The Christianization of Norse Mythology
The Problem with Norse Myth
Despite the plethora of works describing Norse myth, it is incredibly difficult to analyze Norse myth and culture. Simply put, what information we have at current about Norse mythology is, while abundant, not necessarily true. In taking hold of Scandinavia, Christianity neatly subsumed Norse mythology over several hundred years and progressively diluted it into nonexistence. Consequently, what Norse myths we have left show a large Christian influence.
In the early years of Christianity, much of western and northern European subscribed to some variation or another of a Germanic religion. Given the relative isolation of Scandinavia, it’s not surprising that when Christianity began to spread, it would reach it much later than other parts of Europe. The effect of this delayed conversion is highlighted well by the difference in the amount of pagan literature in England and in Scandinavia. Anglo-Saxon England has little literature to boast because writing became common long after pagan stories had faded into oblivion, and what does remain is heavily Christianized. Scandinavia, on the other hand, is comparatively rich in literature because paganism had not yet completely died out (Acker & Larrington, 12).
However, this is obviously not to say that Scandinavia’s myths escaped Christian influence. To the contrary, Christianity slowly integrated itself into Scandinavian culture over several centuries. As the Norse were reluctant to give up their pagan beliefs, Christians made their religion easier to accept by allowing the two religions to mix. They encouraged the inclusion of the Christian God and saints into the Norse pantheon and attempted to draw parallels between the two religions’ gods, such as by emphasizing Odin’s role among the Aesir (Finke & Stark, 70). Odin, while officially the head of the Aesir, was by no means the creator of all or the most powerful god, but the Prose Edda nonetheless refers to him as the “All-Father” (Sturluson, 21). Loki, on the other hand, was not the representation of evil incarnate to the Norse, but over time he became increasingly demonized and more similar to the Christian Lucifer (Davidson, 176). Over time, heroes ended up merging with Christianity as well, such as one cross depicting Sigurd slaying Fafnir, who is shown as a serpent—a symbol of the Christian devil—instead of a dragon (Kermode, 601). In due time, Norse holidays’ customs also integrated into Christian holidays, providing us with the present-day Yuletide and Easter (Bolce, 110).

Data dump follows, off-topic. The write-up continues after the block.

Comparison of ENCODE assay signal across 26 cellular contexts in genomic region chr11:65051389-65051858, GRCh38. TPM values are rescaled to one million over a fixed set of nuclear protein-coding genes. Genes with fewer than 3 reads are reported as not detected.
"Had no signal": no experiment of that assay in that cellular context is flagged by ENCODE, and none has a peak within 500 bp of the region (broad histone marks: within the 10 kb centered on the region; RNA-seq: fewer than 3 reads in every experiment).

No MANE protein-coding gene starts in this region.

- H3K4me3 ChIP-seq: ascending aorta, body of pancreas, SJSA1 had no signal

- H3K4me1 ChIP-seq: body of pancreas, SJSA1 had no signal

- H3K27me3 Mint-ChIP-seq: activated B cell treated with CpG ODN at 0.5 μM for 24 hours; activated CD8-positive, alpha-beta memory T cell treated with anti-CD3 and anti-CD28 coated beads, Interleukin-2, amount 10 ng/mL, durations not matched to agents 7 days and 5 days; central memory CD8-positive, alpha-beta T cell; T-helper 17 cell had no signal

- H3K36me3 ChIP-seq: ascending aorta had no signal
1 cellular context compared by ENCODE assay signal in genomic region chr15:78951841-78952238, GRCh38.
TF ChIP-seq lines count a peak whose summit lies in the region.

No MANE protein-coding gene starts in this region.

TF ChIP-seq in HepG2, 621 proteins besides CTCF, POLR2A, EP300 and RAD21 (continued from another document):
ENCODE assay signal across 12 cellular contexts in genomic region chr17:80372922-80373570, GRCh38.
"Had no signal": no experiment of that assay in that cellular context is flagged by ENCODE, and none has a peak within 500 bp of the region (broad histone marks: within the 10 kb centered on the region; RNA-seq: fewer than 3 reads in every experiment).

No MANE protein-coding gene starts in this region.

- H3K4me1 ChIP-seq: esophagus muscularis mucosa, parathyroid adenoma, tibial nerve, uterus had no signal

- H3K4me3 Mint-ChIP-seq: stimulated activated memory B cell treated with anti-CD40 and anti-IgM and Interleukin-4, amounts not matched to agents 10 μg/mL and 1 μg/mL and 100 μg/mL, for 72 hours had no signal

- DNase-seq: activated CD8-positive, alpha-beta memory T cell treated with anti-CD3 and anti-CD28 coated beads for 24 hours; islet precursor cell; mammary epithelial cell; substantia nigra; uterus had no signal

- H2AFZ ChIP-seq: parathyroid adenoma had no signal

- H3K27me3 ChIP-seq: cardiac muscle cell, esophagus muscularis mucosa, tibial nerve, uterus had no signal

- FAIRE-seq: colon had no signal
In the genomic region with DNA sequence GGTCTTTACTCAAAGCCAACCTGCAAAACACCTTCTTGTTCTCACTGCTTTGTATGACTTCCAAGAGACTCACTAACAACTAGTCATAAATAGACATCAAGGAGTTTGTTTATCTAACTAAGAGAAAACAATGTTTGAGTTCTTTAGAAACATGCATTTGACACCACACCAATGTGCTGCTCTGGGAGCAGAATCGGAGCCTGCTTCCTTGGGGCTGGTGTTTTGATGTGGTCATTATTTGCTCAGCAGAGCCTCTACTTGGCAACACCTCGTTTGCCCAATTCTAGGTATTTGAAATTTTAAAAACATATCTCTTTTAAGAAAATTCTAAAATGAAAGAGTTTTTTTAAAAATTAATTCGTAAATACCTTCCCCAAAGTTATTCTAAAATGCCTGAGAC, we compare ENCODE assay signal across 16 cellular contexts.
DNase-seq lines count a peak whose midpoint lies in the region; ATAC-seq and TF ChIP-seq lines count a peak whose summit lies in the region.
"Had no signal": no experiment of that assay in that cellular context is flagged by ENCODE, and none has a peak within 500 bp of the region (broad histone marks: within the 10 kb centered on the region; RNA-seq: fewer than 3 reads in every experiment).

The religions were not always combined, however, as Christians simultaneously attempted to minimize the Norse gods. In later myths, the stories often made the gods laughingstocks, such as by cross-dressing, and many Christians claimed the gods were merely glorified heroes or even evil demons (Berend, 68). Odin’s role as collector of the fallen in battle, for instance, was eventually changed to one who collected the souls of drunkards, robbers, and other unsavory characters (Dasent, 34).
Initially, many Norse did not take to the Christianization kindly and changed the function of the gods themselves in turn, such as adding opposition to the Christian cross as one of Thor’s hammer’s abilities (Derry, 27). However, as more time went on, Christianity gained more acceptance. It was not uncommon to proclaim oneself to be Christian, yet nonetheless pray to Norse gods or practice the usual pagan rituals at the same time (Finke & Stark, 70). Because by the time writing became prevalent, Christianity was already largely dominant, the myths written down were clearly written down with obvious Christian elements. Even Snorri Sturluson, who arguably did the best job recording the myths as he heard them, displayed Christian tendencies in his work, even suggesting in the beginning that the entire religion is related to the Greek story of Troy (Sturluson, 4-5). Lewis Hyde even suggests that Snorri’s recounting of Baldr’s revival is, in fact, a failed version of Christ who “died to make the way for the real thing” (Hyde, 105).
It is safe to say, then, that Christianity’s spread had an interesting and unique effect on Norse mythology. It progressed much more slowly in Scandinavia than in other parts of Europe, which had a two-fold effect: the old myths were around long enough to be written down, but the Norse religion became so slowly entwined with Christianity that although we have sagas and epics, it can be difficult discerning what was originally Norse in origin and what was Christian.
Acker, Paul & Larrington, Carolyne. “Introduction: Edda 2000.” Essays on Old Norse Mythology. 2002. Routledge, NY
Bolce, Harold. “Contemporary Salvation.” Cosmopolitan Magazine. Volume 69: June—November 1910. 75-112.
Dasent, George. Popular Tales from the Norse. New York, NY: D. Appleton and Company, 1859
Davidson, H.R. Ellis. Gods and Myths of Northern Europe. New York: Penguin Books, 1964.
Derry, T.K. History of Scandinavia: Norway, Sweden, Denmark, Finland, and Iceland. 1979. Minneapolis, MN: University of Minnesota Press, 1979.
Finke, Robert & Stark, Rodney. Acts of Faith: Explaining the Human Side of Religion. Los Angeles, CA: University of California Press, 2000.
Hyde, Lewis. Trickster Makes This World: Mischief, Myth, and Art. New York, NY: New York North Point Press, 1998.
Kermode, P.M.C. “Manx Crosses.” The Bookseller. 15 Jan. 1907. Pg. 601.
Sturluson, Snorri. Edda. Trans. Anthony Faulkes. London: Everyman, 1987.